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Reminder: AT&T Paid Cohen A Lot of Money for ‘Insights’ and Trump Didn’t Want Deal to Go Through


Michael Cohen ordered cite legal authority Kimba Wood Michael Avenatti

When Federal Judge Richard Leon ruled Tuesday that the $85 billion AT&T-Time Warner should be allowed to go through without tacking on conditions he wasn’t just dealing the Department of Justice’s (DOJ) arguments about lessened competition a blow. It was also a shot to President Donald Trump, if attorney Rudy Giuliani‘s past words on the merger are to be believed. And one more reminder: AT&T is the same company that admitting paying Trump attorney Michael Cohen $600,000 and had its CEO apologize for the “big mistake.”

Giuliani said in early May that whatever “lobbying was done didn’t reach the president” and said the AT&T-Time Warner merger not going through was proof of that. Giuliani even said that this was proof the swamp was being drained because “the president denied the merger. They didn’t get the result they wanted.” White House Press Secretary Sarah Huckabee Sanders echoed these remarks.

You may recall that in an “executive summary” released by Stormy Daniels‘ attorney Michael Avenatti, AT&T was said to have paid out the cash to Essential Consultants, LLC, the shell company “exclusively owned and controlled by Mr. Cohen” that was used to make the $130,000 payment for Daniels’ silence about a past sexual relationship with Trump.

AT&T subsequently told Law&Crime in a statement that it hired Essential Consultants to “provide insights into understanding” the Trump Administration.

“Essential Consultants was one of several firms we engaged in early 2017 to provide insights into understanding the new administration,” AT&T said. “They did no legal or lobbying work for us, and the contract ended in December 2017.”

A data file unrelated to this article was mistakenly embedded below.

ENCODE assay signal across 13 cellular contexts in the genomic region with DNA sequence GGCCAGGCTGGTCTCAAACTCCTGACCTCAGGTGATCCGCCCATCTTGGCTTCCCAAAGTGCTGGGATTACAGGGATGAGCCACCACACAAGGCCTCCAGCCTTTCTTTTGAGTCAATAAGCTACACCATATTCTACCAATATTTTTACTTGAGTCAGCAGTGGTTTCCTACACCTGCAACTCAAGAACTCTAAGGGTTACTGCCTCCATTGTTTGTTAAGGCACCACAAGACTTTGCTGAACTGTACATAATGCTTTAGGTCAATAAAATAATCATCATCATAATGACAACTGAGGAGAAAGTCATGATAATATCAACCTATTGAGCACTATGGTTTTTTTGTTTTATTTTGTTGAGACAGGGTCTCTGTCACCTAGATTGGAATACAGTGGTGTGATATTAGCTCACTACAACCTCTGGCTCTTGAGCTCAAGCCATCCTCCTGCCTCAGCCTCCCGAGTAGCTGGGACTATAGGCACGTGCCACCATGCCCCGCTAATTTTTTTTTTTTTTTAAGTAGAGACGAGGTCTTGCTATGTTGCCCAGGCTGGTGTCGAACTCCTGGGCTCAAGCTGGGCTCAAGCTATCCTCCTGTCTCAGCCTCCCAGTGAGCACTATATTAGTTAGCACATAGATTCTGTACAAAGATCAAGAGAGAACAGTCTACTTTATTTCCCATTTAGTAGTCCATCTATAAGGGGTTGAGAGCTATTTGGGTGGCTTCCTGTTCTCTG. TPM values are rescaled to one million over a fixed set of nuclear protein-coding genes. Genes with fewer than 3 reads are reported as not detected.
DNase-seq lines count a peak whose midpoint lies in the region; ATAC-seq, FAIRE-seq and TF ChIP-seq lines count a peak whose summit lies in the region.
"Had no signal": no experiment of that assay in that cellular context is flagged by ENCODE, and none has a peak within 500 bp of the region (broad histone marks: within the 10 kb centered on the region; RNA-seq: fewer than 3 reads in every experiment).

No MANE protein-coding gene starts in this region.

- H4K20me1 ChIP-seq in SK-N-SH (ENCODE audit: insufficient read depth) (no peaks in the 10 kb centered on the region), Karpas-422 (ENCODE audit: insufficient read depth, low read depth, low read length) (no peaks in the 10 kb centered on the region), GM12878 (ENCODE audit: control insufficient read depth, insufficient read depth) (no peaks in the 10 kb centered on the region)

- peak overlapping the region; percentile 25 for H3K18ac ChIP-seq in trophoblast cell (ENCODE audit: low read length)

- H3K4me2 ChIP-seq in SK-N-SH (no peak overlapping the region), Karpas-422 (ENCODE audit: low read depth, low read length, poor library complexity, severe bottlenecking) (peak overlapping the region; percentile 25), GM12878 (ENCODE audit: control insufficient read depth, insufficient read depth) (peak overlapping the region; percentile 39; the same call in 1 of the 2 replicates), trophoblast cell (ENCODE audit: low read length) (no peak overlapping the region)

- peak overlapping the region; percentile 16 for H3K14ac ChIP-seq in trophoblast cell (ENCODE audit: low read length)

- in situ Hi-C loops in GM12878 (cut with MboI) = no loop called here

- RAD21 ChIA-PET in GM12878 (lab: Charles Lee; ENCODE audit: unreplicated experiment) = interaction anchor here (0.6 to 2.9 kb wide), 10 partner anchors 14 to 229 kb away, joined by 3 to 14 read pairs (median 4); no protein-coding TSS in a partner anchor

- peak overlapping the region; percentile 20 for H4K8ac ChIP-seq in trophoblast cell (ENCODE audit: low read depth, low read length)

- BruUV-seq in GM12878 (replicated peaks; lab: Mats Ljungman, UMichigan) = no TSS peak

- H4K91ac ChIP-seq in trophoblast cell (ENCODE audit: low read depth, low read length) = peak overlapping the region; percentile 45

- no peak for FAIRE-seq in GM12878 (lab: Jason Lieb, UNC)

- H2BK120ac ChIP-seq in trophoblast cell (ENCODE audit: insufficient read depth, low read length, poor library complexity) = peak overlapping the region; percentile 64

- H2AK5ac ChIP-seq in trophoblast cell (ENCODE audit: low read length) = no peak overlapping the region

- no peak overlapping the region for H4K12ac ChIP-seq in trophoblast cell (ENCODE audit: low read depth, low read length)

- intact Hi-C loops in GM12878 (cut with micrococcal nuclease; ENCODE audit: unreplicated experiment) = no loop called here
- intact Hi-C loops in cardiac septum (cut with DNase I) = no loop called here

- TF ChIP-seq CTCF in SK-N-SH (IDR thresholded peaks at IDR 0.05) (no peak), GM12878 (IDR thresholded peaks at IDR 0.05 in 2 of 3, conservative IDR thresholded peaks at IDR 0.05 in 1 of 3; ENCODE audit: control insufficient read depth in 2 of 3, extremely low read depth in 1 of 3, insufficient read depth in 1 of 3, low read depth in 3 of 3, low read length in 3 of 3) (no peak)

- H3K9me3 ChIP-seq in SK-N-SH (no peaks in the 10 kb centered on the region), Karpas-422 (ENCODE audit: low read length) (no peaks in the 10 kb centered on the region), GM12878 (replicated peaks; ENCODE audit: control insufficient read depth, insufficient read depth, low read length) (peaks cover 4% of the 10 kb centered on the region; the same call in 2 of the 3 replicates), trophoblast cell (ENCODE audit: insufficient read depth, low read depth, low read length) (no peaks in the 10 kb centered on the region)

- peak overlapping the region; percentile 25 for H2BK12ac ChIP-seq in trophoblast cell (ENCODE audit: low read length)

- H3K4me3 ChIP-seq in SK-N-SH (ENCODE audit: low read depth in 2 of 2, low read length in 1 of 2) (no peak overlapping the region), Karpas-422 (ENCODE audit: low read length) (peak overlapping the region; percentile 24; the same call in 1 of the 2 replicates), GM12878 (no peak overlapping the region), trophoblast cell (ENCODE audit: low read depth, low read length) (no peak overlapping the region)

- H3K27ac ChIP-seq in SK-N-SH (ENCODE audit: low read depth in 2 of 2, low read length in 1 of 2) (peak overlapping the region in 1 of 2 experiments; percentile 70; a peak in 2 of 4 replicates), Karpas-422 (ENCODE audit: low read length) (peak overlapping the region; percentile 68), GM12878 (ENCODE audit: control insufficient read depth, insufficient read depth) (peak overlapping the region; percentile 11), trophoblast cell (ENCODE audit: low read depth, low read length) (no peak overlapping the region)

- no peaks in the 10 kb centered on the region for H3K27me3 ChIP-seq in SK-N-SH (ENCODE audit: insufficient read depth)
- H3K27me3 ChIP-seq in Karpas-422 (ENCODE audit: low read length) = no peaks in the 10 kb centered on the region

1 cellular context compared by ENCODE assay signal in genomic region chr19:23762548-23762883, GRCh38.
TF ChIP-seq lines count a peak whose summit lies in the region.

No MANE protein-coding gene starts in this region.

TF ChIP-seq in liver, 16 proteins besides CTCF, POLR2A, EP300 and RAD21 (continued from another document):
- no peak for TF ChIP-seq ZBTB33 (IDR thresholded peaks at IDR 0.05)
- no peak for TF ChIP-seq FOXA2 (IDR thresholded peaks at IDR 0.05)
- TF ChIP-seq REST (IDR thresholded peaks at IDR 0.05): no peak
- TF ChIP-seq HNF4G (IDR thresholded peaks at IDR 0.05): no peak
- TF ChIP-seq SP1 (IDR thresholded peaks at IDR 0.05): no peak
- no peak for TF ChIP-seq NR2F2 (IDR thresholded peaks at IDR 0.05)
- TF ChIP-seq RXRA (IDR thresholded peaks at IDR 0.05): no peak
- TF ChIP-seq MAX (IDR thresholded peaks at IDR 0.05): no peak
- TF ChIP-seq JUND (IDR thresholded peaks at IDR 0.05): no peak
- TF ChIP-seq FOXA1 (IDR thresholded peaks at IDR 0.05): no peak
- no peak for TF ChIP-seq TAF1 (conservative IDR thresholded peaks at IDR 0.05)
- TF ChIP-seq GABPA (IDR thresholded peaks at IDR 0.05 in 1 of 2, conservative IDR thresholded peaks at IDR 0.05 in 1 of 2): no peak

AT&T later confirmed that Special Counsel Robert Mueller contacted them in Nov. 2017 and that the company cooperated.

“When we were contacted by the Special Counsel’s office regarding Michael Cohen, we cooperated fully, providing all information requested in November and December of 2017,” AT&T said in a statement. “A few weeks later, our consulting contract with Cohen expired at the end of the year. Since then, we have received no additional questions from the Special Counsel’s office and consider the matter closed.”

AT&T CEO Randall Stephenson may be smiling today about the merger going through, but he wasn’t smiling then.

He called the payment a “big mistake” and said Bob Quinn, an executive in D.C., would be retiring.

“Our company has been in the headlines for all the wrong reasons these last few days and our reputation has been damaged,” he said in a company letter. “There is no other way to say it — AT&T hiring Michael Cohen as a political consultant was a big mistake.”

“To be clear, everything we did was done according to the law and entirely legitimate. But the fact is, our past association with Cohen was a serious misjudgment,” he added. “In this instance, our Washington D.C. team’s vetting process clearly failed, and I take responsibility for that.”

[Image via Drew Angerer/Getty Images]

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Matt Naham is the Senior A.M. Editor of Law&Crime.